species peonies, part 2

paeonia-anomala3JUST OVER TWO WEEKS AGO, the earlier of my species peonies got their portraits taken and a chance to show themselves off to you. Now Paeonia veitchii, from alpine meadows and steppes of northwest China and thereabouts, wants your attention. Interested?

This compact peony is sited in my garden beneath an old magnolia, with various woodlanders, and seems fairly happy, producing multiple blooms per stem over a couple of weeks. But this is hardly the equivalent of the steppes or an alpine meadow I’m offering. Read: In more sun it would be more prolific. The flowers, perhaps 2 to 3 inches across, are nodding, and though mine are magenta, the species ranges from that to paler pinks and even white.

Now that I have read up on it and its origins in an old e-newsletter from the Canadian peony specialists LaPivoinerie D’Aoust, I think I am moving my plant this fall, to a slightly sunnier spot, to get more of the good stuff. Seneca Hills sells plants, or you could go all brave and DIY and order seed from Chiltern or from PeonySeeds dot com.

10 comments
June 2, 2008

comments

  1. says

    Another good peony resource is Song Sparrow Farm (formerly Klehm’s): http://www.songsparrow.com/

    I planted some of their peonies (Hermione, Mrs. FDR and Charlie’s White) in my first garden in the fall, and they bloomed the next spring. I still miss them; they were my first garden loves.

    They also have beautiful hostas.

  2. says

    @Kitt: Love those Klehms, old friends and truly great nurserymen. They don’t have the species types but have a good collection of rock-garden peonies that are very similar-looking and those are great choices for smaller, less blowsy plants. More on the hybrids you mention shortly…just coming into bloom here this week!

    @ Miss Chestnuts: It’s a Nikon D40, a digital SLR, but if I processed my digital images through Photoshop and uploaded them that way to the blog, they’d be MUCH better (which is how they look before I “crunch” them and cause unwanted compression inadvertently by using other photo programs to prep the images). I just bought Photoshop Elements 6, the simplest version, a week ago, and promise to learn it someday when the plants let me off the hook outside. :-)

  3. says

    I love your site. Kit let me know about it and it find it to be great.

    keep up the good work. Your site is very inspiring.The pictures are so clear.

    I Love It

  4. says

    More beautiful photos!

    This weekend our tree peonies on the farm opened up and the blossoms were as big as my head! Their fragrance, along with the waning perfumes of the lilacs made for an excellent bouquet.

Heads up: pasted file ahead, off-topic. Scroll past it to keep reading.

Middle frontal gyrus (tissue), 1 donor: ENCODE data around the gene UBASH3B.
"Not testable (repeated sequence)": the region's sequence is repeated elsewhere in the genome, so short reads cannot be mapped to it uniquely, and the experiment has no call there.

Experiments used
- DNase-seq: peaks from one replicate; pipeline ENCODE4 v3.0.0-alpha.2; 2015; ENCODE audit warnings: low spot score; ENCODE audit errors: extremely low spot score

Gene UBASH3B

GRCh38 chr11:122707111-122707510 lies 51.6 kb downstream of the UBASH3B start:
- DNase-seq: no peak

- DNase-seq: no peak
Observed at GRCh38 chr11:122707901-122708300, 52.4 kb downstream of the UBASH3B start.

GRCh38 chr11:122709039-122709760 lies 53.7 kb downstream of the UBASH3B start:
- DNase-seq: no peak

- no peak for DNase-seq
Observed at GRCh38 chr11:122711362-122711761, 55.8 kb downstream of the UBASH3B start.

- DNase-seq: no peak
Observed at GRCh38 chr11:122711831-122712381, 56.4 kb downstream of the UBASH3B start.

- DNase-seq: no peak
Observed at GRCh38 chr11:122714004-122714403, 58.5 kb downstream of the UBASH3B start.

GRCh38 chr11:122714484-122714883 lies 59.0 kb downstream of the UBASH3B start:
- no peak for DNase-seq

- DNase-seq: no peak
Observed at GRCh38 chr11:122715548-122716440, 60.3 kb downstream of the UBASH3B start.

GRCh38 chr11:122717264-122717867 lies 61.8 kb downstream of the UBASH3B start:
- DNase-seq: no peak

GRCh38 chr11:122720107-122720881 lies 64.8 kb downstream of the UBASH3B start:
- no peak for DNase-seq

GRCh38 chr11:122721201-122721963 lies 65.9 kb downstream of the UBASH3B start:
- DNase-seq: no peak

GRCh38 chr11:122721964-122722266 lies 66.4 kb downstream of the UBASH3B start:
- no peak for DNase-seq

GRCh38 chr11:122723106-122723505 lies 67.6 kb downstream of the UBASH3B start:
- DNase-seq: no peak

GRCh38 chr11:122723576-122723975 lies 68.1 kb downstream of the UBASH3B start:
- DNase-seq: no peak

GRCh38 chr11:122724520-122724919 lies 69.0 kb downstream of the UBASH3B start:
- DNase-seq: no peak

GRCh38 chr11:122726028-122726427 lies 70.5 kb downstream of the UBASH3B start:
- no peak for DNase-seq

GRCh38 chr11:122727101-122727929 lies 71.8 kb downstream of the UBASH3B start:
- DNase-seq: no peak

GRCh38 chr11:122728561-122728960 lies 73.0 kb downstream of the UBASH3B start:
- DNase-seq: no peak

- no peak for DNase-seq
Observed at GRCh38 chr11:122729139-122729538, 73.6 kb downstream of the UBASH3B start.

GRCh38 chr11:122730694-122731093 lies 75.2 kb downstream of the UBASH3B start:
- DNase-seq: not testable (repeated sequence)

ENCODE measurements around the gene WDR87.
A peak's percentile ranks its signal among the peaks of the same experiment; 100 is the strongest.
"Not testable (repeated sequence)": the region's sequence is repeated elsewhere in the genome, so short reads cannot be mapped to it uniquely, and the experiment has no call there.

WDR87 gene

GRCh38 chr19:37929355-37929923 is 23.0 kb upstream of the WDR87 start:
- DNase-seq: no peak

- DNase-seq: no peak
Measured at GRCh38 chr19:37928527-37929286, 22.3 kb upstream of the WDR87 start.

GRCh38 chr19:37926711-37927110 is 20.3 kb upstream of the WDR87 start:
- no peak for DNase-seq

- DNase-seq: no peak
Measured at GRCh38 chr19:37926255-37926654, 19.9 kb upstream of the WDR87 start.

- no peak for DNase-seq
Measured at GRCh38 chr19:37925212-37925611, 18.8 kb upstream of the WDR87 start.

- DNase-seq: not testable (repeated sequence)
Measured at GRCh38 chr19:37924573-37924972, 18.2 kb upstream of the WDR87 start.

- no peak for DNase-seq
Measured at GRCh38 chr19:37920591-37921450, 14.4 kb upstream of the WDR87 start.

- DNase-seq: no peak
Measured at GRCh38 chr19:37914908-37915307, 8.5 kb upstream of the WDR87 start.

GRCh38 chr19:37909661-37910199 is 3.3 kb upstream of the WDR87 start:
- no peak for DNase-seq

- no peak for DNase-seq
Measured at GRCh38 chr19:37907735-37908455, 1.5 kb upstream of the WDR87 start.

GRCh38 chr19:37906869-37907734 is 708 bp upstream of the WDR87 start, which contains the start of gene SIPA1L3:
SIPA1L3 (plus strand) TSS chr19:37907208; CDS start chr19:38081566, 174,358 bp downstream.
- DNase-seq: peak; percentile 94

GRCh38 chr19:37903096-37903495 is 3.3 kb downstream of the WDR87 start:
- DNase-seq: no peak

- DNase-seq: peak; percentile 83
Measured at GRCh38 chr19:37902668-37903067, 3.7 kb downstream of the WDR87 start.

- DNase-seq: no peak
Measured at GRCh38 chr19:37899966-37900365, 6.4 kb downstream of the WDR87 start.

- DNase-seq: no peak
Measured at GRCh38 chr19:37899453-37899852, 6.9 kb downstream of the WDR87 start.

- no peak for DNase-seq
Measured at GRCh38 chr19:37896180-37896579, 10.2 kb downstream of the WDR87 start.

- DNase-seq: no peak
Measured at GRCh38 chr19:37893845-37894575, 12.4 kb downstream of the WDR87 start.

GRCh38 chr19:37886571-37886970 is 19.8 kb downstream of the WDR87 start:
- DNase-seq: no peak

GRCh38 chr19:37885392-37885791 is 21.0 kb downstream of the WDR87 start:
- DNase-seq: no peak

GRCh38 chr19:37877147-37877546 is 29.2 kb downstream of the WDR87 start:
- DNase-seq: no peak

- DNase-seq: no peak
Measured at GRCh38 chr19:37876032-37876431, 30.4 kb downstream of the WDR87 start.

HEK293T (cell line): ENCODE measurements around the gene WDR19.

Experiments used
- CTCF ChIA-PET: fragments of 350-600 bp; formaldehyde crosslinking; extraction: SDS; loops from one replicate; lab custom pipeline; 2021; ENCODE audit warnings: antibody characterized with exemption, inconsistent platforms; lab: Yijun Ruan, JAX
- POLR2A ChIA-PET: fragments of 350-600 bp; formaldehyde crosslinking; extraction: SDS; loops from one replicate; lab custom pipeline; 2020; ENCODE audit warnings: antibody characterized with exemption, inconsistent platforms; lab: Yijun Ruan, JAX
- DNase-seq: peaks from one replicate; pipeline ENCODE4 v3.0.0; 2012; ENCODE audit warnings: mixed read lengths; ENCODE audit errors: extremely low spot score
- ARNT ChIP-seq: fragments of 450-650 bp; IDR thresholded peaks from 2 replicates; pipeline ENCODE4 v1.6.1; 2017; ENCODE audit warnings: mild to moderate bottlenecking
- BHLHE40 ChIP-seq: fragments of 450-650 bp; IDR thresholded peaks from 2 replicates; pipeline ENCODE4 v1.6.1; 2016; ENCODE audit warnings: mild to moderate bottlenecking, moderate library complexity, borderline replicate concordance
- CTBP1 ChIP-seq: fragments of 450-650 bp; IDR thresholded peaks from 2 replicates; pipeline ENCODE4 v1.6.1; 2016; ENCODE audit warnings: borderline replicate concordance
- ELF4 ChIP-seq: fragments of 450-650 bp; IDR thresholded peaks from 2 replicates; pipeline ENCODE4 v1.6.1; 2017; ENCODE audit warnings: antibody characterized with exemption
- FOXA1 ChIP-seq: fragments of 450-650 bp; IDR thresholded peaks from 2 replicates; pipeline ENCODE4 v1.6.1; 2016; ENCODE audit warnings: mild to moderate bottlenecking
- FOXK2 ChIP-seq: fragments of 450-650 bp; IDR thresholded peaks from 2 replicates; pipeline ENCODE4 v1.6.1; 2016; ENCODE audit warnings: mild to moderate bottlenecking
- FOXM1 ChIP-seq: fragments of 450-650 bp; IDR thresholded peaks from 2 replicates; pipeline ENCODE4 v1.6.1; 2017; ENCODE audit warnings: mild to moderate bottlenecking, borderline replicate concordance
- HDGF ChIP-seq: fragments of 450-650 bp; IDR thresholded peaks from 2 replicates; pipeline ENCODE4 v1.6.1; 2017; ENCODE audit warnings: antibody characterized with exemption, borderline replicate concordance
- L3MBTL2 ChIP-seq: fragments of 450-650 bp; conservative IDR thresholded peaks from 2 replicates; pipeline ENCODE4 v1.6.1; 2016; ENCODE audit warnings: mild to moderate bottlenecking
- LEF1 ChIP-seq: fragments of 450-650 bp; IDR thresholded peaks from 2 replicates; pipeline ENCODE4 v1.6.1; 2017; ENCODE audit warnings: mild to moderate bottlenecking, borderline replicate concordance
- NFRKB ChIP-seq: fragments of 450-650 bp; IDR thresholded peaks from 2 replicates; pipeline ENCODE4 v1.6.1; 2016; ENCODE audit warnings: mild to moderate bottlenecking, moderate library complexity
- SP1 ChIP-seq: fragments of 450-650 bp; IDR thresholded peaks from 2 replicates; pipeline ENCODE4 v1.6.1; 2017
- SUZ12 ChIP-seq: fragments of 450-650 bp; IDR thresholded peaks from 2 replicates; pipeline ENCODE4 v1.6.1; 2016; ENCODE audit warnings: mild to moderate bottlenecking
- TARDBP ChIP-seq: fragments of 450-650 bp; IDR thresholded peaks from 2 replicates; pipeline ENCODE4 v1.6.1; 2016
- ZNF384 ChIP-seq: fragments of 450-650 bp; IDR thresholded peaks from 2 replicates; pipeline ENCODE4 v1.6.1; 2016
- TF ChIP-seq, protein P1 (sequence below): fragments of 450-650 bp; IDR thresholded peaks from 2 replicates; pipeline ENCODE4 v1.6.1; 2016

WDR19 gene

Question re: crab apples. I recently planted one at the edge of the driveway. Will it be affected by the salts that are used to de-ice the road in the winter?

  5. diana says

    Love the woo-woo and how-to! I finally got a Molly the Witch peony. I’ve wanted one ever since I first saw it in Lauren Springer’s first book, “The Undaunted Garden.” A great book with lots of gorgeous photos.

    I had a hard time tracking one down. But while looking for dwarf conifers I found them less then 2 miles from my house at Laporte Avenue Nursery (laporteavenuenursery.com) and it was cheap. They have a nice website and are really nice folks.

    Do you have any hints for baby peonies? They generally grow great here in Colorado but I’ve never planted such a wee one. Thanks for any hint you can provide.

  6. says

    @Brent: I love these questions, because it makes me keep learning. Turns out from several cooperative extension reference sites that I now know that crabapple is a salt-sensitive tree. I have no personal experience with this, but it was so noted in several university sources. Hmmm….
    @Diana: Welcome! Yes, Lauren is a great gardener and a great writer, so knowledgeable and with such a strong eye. As for the baby peonies, I’d just say they don’t seem to want to bake in the sun when they are getting going, and I keep them a little sheltered and watch out not to dry them out, like any seedling at first. Otherwise, I’ve just tucked them in and that was that, all systems go. See you soon again I hope.

  7. Warren Jacobson says

    Just discovered your website and makes me nostalgic for the Berkshires and gardening there. I now gardening on a 40×60 plot with a house taking up far too much room as my garden expands I have been forced to donate much to the public park close to my house, a sort of guerilla gardening

  8. says

    Welcome to Warren! Some days I wish for 40 by 60 (or for someone to take away my shovel privileges). I seem to have adopted a Manifest Destiny type of approach here and it’s way too big!

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